However, in any of the above-described well-known constructions, the energy-sensitive element and the energyconverting element are arranged separately but in association with each other. Consequently, their fabrications are considerably diflicult in many cases. Particularly in the latter case, the utilizable solid angle or respondency of the energy-sensitive element to the converted energy produced by the energy converting element is limited to 211', with low factor of utiilzation of the converted energy or signal, and consequently, its performance and sensitivity are limited naturally, with complex structure of strict conditions, resulting in large size construction.

According to the present invention, at least one of the energy-sensitive elementary material and the energy-converting elementary material is in the form of a colloid, particle or powder, and the two materials are ina state of mixture to form the energy-sensitive composite element, which single or unity element accomplishes the purpose desired, and in which at least one of the solid angle of response of the energy-sensitive elementary material and the solid angle of utilization of converted energy produced in the energy-converting elementary material can be 411', as the highest possible value. In addition, this new energy-sensitive composite element is simple in construction and is effective in operation with improved performance.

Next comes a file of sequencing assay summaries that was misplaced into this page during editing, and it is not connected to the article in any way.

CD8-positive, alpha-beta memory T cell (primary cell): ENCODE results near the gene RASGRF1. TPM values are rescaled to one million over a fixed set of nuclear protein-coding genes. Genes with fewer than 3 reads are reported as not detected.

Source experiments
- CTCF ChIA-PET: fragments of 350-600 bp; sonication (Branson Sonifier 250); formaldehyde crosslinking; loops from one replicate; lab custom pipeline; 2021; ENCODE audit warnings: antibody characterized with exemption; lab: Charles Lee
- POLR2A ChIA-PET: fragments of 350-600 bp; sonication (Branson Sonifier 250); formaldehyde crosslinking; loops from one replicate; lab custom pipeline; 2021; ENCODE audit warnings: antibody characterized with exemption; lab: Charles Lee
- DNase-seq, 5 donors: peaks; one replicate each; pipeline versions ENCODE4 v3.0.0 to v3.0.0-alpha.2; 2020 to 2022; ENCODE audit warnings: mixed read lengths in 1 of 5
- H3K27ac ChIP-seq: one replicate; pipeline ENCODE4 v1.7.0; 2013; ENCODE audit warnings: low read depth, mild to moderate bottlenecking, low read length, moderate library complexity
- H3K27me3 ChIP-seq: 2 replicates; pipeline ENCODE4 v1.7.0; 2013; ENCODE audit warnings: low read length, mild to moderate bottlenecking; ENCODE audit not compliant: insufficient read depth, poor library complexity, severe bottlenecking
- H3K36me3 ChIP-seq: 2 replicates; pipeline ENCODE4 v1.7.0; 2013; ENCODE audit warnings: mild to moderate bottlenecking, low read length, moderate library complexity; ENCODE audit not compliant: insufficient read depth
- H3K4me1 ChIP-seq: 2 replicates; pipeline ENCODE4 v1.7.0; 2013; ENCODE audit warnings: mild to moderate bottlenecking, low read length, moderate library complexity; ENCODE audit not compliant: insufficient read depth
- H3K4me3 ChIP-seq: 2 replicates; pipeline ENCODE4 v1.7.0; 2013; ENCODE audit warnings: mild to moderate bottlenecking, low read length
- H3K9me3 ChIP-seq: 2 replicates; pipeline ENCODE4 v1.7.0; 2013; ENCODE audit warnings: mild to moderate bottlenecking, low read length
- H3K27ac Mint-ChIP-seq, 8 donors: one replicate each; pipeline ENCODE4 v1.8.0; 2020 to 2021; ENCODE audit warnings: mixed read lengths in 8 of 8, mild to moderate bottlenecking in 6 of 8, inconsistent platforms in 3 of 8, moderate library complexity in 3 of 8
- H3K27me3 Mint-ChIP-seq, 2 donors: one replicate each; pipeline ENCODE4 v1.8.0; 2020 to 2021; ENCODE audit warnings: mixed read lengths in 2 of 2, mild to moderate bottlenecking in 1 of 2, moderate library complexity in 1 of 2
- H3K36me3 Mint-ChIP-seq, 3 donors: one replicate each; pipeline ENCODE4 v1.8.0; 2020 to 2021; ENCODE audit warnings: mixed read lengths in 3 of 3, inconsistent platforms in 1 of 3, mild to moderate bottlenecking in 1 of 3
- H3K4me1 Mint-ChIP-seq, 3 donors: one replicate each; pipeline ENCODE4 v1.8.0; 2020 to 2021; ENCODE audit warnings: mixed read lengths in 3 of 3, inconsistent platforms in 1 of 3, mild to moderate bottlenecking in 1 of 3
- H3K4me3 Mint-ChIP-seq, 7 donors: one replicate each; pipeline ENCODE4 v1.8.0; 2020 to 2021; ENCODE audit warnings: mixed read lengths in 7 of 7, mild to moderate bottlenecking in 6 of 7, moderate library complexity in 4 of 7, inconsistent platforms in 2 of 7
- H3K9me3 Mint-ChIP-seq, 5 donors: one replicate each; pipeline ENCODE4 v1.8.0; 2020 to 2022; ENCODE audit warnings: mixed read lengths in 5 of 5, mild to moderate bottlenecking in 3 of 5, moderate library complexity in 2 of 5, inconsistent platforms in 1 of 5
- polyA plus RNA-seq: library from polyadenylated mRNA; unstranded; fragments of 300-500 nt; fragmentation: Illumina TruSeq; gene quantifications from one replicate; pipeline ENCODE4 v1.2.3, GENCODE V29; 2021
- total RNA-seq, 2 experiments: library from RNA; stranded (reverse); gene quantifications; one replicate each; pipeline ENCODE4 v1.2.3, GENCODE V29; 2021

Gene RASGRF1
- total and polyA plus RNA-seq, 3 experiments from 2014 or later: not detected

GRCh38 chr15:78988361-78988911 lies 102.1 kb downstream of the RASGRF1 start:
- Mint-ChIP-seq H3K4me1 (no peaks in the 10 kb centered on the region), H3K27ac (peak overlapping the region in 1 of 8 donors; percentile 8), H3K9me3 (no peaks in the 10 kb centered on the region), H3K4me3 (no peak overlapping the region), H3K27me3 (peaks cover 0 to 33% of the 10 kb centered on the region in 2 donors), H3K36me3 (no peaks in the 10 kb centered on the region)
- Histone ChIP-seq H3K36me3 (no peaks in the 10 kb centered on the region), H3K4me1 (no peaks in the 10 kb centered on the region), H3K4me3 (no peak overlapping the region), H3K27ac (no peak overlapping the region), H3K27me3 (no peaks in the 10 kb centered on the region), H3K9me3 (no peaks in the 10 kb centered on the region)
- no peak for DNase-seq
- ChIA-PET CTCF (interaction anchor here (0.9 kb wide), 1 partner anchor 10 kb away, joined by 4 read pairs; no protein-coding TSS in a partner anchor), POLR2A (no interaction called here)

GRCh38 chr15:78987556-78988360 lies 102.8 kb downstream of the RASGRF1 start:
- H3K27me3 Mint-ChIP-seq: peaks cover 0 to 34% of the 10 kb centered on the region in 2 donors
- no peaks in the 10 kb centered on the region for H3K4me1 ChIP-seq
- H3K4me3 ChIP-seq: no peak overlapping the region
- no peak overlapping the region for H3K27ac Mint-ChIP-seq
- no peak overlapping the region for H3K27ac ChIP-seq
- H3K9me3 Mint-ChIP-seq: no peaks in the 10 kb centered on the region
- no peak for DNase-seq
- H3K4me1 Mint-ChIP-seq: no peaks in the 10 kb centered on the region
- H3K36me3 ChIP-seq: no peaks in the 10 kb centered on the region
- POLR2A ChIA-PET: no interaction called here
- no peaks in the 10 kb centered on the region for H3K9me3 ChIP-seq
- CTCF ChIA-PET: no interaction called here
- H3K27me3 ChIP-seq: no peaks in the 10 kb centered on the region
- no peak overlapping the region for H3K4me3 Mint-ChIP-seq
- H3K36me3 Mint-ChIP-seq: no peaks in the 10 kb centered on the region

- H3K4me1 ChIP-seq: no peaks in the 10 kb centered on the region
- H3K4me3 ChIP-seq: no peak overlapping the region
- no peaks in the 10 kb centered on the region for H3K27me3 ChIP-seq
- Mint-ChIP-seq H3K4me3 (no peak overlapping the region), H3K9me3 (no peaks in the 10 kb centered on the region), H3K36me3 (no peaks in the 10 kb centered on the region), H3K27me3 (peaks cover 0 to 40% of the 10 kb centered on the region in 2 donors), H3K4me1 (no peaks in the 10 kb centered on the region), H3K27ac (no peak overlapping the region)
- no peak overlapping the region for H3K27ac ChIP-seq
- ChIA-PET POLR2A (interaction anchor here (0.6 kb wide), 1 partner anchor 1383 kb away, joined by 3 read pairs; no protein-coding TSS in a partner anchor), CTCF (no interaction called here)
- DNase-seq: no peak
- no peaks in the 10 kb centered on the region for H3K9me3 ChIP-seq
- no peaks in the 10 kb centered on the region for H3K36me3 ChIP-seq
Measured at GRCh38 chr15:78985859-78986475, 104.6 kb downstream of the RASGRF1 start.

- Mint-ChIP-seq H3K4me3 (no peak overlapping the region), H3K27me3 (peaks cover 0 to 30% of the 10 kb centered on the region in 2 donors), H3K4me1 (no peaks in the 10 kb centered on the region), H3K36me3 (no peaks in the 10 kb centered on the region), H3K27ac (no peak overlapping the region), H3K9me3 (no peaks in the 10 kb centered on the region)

Referring now to FIG. 1 showing one embodiment of the invention, in a longitudinal section, for obtaining a signal or visible light as the converted energy from the input mechanical energy of an elastic wave, the energy-converting elementary material is a piezo-electric material, such as lead zircon-titanate, Pb(Zr-Ti)O for converting the input elastic wave into electric energy, while the energy-sensitive elementary material is an electro-luminescent material, such as zinc sulfide activated with copper and chlorine for example, for producing a brightness signal or visible light energy in response to electric energy applied thereto. Thus, the energy-sensitive composite element is composed of the piezo-electric elementary material 11 in powder form and the electro-luminescent elementary material 12 in powder form mixed together, and bonded together by adhesive material 13, such as glassenamel or other transparent and dielectric adhesive material. At least, the electro-luminescent powder 12 and the adhesive powder 13 should be transparent to or transmissive of the elastic wave 20, the input energy. In order to impart piezo-electric property to the piezo-electric powder 11, the composite element 10 is maintained at a temperature above the Curie point of the powder 11, and is polarized in the direction of thickness by application of DC. electric field by means of suitable auxiliary electrodes disposed on the opposite upper and lower faces 14 and 15 of the composite element 10. Thus, the piezo-electric powders 11 are all polarized in the direction of thickness, and piezo-electric effect is imparted thereto.